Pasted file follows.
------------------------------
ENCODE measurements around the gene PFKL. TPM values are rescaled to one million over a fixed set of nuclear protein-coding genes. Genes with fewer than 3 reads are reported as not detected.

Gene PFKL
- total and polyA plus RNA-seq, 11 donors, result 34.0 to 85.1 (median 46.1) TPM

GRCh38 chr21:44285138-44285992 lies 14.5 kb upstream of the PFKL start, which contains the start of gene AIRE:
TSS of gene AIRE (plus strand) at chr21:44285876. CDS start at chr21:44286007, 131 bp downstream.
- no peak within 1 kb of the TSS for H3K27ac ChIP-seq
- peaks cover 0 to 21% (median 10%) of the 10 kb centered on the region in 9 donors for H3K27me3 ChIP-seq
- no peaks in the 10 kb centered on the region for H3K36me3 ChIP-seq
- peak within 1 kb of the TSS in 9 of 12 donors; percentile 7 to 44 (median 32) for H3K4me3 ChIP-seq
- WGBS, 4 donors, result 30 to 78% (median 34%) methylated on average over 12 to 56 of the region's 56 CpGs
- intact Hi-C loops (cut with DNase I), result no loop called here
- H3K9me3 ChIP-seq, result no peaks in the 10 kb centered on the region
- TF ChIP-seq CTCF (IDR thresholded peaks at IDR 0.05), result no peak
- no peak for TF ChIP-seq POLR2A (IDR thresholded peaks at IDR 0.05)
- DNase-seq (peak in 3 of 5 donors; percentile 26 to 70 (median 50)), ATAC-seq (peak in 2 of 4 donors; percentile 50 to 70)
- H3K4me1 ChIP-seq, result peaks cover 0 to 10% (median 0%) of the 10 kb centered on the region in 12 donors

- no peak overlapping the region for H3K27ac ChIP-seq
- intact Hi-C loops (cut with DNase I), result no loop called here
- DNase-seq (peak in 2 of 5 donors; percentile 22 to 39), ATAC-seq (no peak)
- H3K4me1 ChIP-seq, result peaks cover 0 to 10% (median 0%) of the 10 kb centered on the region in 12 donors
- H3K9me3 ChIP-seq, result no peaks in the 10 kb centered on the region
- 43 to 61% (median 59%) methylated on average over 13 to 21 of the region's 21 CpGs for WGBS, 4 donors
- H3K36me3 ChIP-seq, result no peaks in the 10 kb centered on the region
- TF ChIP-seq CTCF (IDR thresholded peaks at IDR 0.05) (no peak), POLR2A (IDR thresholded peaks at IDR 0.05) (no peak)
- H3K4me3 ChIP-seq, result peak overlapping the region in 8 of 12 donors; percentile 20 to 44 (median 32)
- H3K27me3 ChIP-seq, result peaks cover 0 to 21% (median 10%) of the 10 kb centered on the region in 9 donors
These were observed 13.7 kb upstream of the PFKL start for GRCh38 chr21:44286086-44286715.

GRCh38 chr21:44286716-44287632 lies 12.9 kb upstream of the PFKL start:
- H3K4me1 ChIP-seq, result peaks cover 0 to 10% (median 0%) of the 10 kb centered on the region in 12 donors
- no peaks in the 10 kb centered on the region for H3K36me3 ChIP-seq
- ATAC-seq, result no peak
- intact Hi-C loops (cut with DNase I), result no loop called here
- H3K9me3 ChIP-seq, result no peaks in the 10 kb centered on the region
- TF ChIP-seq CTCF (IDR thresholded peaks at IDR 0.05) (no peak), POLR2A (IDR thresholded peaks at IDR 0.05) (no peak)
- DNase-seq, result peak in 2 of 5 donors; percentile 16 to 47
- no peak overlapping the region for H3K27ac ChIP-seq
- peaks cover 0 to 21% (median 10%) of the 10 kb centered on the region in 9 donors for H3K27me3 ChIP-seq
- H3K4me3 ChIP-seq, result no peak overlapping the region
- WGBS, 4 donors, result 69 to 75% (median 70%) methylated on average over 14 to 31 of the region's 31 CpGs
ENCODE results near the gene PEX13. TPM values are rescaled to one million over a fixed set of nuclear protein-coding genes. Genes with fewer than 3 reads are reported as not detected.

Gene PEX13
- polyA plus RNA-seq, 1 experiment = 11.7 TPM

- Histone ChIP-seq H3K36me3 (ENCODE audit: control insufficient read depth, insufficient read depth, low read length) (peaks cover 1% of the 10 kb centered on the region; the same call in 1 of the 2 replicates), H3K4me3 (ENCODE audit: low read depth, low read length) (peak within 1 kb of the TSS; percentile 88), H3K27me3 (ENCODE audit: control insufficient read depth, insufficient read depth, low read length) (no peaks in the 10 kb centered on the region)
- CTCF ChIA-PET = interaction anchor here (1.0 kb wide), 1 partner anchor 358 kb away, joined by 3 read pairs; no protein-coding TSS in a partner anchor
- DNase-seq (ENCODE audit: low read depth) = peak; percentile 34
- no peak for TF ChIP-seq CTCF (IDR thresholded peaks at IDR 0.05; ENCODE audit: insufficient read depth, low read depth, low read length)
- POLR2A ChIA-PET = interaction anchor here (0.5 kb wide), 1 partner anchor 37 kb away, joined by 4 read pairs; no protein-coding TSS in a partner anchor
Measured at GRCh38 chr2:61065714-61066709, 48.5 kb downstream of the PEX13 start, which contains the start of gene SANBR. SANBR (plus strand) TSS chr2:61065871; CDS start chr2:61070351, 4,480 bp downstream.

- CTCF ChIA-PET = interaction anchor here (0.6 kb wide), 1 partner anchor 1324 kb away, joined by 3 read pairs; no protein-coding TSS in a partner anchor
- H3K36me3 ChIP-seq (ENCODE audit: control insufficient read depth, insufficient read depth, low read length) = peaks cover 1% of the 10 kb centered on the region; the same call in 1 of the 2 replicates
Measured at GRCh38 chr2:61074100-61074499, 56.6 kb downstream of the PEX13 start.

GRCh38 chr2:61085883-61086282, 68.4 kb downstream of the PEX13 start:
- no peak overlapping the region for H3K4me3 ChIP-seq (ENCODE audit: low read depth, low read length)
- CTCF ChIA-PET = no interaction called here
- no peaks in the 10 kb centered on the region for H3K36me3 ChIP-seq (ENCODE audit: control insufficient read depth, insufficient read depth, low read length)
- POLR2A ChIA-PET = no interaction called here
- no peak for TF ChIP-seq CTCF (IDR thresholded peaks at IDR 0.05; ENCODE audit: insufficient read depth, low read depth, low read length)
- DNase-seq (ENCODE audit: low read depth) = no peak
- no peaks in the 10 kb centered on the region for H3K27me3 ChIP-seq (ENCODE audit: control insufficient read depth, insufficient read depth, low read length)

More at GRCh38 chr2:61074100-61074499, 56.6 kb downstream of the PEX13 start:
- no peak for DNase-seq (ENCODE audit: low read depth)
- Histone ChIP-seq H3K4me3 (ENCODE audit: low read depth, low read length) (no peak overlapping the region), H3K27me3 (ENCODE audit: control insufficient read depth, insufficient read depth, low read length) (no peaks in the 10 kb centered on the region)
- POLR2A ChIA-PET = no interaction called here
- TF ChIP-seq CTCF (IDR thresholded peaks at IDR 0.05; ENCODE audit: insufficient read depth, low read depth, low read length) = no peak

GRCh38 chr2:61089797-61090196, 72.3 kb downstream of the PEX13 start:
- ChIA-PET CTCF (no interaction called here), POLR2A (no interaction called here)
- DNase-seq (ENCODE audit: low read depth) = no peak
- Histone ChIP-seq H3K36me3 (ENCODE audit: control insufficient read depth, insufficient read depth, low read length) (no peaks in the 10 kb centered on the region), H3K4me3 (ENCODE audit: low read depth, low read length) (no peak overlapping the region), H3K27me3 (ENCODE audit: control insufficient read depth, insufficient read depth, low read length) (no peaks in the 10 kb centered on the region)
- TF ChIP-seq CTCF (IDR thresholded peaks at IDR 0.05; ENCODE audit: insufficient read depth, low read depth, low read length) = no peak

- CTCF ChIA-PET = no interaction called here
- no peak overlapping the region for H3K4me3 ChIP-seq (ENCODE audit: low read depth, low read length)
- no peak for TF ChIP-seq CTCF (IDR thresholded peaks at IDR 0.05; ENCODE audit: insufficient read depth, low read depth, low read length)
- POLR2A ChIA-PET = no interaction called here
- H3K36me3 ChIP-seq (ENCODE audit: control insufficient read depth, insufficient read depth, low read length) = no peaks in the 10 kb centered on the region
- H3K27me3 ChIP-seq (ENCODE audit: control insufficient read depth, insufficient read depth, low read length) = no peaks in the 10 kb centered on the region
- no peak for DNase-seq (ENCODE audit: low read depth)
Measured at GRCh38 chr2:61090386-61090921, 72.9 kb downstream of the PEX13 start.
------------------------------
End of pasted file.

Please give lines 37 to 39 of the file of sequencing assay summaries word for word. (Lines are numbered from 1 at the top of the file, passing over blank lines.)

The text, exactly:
- peaks cover 0 to 21% (median 10%) of the 10 kb centered on the region in 9 donors for H3K27me3 ChIP-seq
- H3K4me3 ChIP-seq, result no peak overlapping the region
- WGBS, 4 donors, result 69 to 75% (median 70%) methylated on average over 14 to 31 of the region's 31 CpGs